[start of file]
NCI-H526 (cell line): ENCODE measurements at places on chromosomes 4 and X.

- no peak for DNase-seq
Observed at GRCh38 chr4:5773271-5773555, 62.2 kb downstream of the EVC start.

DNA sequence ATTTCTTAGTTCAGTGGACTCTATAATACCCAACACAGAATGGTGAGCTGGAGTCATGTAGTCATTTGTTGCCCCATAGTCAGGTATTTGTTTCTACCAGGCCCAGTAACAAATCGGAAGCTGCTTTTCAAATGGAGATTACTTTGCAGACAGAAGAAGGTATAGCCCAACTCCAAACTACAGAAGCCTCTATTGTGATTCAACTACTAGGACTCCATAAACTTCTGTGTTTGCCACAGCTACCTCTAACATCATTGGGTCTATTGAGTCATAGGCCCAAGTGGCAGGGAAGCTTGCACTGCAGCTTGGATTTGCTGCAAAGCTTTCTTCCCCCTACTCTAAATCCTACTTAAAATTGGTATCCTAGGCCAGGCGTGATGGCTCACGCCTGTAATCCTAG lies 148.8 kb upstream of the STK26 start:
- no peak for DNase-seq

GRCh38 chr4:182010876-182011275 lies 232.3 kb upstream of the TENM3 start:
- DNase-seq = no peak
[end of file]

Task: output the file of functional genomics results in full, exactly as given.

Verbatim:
NCI-H526 (cell line): ENCODE measurements at places on chromosomes 4 and X.

- no peak for DNase-seq
Observed at GRCh38 chr4:5773271-5773555, 62.2 kb downstream of the EVC start.

DNA sequence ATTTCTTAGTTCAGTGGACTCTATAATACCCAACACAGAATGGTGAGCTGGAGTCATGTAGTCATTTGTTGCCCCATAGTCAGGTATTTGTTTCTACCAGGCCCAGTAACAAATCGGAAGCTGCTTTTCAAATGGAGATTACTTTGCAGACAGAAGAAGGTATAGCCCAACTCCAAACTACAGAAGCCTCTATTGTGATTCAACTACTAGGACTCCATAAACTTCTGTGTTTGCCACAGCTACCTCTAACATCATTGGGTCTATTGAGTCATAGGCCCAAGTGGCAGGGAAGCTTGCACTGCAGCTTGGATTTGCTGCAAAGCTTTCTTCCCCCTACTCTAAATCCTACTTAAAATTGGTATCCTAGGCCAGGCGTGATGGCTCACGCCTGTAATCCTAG lies 148.8 kb upstream of the STK26 start:
- no peak for DNase-seq

GRCh38 chr4:182010876-182011275 lies 232.3 kb upstream of the TENM3 start:
- DNase-seq = no peak